5. Wow, I’ve always wondered about the true nature of β€˜home’. This post raises questions we’ve pondered upon at some point in our lives. For me, home has always been a place where I can live and work freely, surrounded by a couple of warm and understanding friends/collegues. After a prolonged stay at a certain country, I’ve found it rather difficult to go back to my old ways and lifestyle. If I’ve loved staying at a place, it becomes a part of me- hard to brush it off by a mere change of landscape.

    1. I think it might be related to brain plasticity. Some people can’t leave home for very long and are quite unhappy if they do. Others can take on new environments quite readily. It usually hasn’t taken me long to get the hang of a place and like you, I start become a part of it, in a way. I don’t have much of an issue going somewhere else, though.

  6. home i where you hang your hat.Having said that,there are some homes more welcoming than others! Nature is where we all came from,so it is a common home to all of us even if many do not embrace it.

    1. So many people have lost touch with nature and really are quite scared of it or even terrified. It IS our first home, our original home. If more people were familiar with it, it might not be in so much danger from us.

  7. HI, Lynette – Thank you for this thought-provoking post. As a Canadian who lived in Beijing, China for fourteen years, I often (simultaneously) referred to my house in Beijing as home, and my parent’s house as home. I believe that we can have more than one home β€” even at the same time!

    1. Thank you! πŸ™‚

      I think so too! My “house” is in the Okanagan Valley, but it’s also a home. I feel like home there. I also feel like home with a couple of dear friends of mine who live in Alberta. For me, home really is a feeling, although that feeling can coincide with a place. πŸ™‚

      1. Hi, Lynette – This corner of the blogosphere always reminds me of what a small world it really is. My husband grew up in the Okanagan (Kelowna) and my parents, and his siblings, still live there — so we visit often!

        1. Yes – I saw in your post that you are planning to come to the Okanagan. It is a small world in so many ways – and the Okanagan is a wonderful chunk of it. Enjoy your next visit (hopefully no fires). πŸ™‚

  8. Well, this is a deep one and right up my alley. Forgive me if this gets long. I have two points to make. 1) About expectations, after going to support groups and therapy to help me navigate two dysfunctional families, I learned that expectations of people will definitely let one down. However, expectations for ourselves to reach goals are good, even if we don’t reach them, because failure is a teacher to try something different. That said, I no longer have high expectations of other people. I do expect them to show up when I’ve set a date with someone, but that’s about as high as my expectations go, because we all know, they can even let us down to make a scheduled appointment.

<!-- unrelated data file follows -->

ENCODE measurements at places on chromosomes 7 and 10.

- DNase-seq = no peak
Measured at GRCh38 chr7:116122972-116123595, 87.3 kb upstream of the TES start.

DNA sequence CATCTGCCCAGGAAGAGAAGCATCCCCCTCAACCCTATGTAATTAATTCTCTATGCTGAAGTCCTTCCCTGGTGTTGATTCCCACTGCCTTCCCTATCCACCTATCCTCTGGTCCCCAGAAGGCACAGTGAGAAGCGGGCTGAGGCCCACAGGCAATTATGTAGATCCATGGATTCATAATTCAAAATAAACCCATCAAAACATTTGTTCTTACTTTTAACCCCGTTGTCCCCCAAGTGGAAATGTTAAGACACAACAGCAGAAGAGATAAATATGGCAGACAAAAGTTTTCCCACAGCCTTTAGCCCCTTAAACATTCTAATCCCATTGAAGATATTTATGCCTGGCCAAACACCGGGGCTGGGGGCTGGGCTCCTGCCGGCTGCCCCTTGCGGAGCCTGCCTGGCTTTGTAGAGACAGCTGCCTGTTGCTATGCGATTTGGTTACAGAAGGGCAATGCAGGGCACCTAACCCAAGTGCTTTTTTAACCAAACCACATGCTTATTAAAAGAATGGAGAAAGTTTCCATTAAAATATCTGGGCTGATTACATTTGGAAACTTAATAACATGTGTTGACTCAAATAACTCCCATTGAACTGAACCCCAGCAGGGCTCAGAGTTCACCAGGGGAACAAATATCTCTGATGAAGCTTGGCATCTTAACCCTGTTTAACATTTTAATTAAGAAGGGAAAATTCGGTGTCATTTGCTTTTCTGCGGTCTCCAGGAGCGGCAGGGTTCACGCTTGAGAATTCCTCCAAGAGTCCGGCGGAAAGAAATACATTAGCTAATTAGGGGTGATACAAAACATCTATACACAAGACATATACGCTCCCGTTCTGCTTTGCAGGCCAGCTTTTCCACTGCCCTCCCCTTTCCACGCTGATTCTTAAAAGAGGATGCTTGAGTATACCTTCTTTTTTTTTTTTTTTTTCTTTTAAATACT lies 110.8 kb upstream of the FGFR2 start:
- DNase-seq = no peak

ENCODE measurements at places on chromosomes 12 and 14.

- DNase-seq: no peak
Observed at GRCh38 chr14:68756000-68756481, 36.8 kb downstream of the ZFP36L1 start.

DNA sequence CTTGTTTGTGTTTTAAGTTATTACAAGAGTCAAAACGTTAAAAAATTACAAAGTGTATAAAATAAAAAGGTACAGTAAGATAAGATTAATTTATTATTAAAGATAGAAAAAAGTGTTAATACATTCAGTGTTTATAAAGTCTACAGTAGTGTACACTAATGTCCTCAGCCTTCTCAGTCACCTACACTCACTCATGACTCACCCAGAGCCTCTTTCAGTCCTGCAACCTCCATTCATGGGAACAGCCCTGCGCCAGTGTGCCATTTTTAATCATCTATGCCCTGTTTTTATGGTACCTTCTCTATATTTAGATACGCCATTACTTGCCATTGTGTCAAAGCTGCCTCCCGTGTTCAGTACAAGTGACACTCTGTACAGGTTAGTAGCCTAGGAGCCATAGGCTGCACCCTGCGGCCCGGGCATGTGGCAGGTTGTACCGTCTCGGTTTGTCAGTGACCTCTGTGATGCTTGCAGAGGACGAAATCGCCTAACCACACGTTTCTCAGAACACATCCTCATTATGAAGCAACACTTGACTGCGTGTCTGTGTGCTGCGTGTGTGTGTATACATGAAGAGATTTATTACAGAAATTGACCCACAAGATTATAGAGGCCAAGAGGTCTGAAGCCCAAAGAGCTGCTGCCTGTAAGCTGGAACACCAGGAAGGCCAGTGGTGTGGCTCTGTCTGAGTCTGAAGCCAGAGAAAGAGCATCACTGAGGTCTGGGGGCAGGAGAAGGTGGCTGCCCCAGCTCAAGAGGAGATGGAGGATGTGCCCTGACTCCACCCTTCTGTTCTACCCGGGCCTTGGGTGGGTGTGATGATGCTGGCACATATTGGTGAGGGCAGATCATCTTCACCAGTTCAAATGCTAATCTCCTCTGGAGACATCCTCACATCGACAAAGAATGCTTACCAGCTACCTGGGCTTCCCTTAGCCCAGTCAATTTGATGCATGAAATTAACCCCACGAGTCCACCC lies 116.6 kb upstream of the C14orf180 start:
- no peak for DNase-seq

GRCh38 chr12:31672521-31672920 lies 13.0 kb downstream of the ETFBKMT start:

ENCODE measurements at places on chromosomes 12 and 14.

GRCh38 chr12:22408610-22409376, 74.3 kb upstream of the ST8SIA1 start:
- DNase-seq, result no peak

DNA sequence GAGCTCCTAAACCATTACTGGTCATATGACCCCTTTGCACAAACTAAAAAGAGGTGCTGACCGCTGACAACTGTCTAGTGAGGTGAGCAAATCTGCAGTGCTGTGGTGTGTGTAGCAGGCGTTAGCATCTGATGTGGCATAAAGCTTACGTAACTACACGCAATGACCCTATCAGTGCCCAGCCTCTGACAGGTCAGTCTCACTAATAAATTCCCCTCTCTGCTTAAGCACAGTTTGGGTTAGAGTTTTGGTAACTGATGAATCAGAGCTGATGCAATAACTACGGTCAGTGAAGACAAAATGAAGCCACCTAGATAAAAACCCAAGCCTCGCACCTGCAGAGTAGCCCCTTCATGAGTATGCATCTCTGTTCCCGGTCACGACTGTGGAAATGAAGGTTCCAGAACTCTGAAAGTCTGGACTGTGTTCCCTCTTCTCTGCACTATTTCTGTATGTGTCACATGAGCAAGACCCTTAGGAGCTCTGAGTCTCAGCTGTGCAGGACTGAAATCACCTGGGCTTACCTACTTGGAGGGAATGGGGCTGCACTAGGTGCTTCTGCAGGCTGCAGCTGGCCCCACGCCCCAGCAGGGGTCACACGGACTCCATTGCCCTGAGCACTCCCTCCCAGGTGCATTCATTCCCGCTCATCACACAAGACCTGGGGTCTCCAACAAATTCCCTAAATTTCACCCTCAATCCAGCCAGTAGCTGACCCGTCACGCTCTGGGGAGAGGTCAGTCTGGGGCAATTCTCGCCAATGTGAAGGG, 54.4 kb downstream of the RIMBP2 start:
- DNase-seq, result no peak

2) For me, home is where I feel like my piece of the puzzle finishes off the picture. I explained in a blog post once that when I lived in Florida, I felt like a door ajar. The door could close but it couldn’t seal. Since I moved back to where I grew up, I feel completely comfortable, at home in this puzzle picture. Have things changed after 27 years away? Absolutely. There were things I found that disappointed me, but it didn’t shake that feeling of fitting. I fit here, and I’m so happy to be back. I hope to write and publish a novel about a coming home story in the future.

    I’m not one for travel, but I enjoy living through others. I’d love to read some of your adventures in travel.

    1. I am finally getting to your comment; I’ve been tired lately (very busy at work) and looking forward to a holiday in about three weeks, so I have some brain fatigue going on.
      1) Right? I agree about having expectations for yourself. If you don’t, everything is just a dream and nothing is ever attempted, let alone achieved. I expect people to show up as well, but sometimes that doesn’t happen either.
      2) Yes, you have often commented or written about returning home. I think that for me, the whole notion of “home” was really affected by my narcissistic parent. I just wanted to get away, and the notion of “home” was something I had to learn. As a young adult, I didn’t really get why people were so attached. I’ve come to understand better the feelings you express in your “My Puzzle Piece” post and even have experienced some of that myself. πŸ™‚
      I have thought about doing some posts on my travels. I haven’t quite figured out how to do that – what to write about, what order, etc – yet. πŸ™‚

  9. Isn’t all this interesting? My alternative friend once told me people tend to head towards their place of birth eventually. I also discovered some weird stuff through family history. For example an Australian cousin of my ex wound up living for year in the very place in the UK that was where his ancestors were from. He had also inadvertantly met and married a Polish girl, also close to where another set of his ancestors were from. He had known nothing of the family history at the time. I sometimes wonder if we are a bit like salmon, we eventually head back to our place of origin, even if it takes us several generations.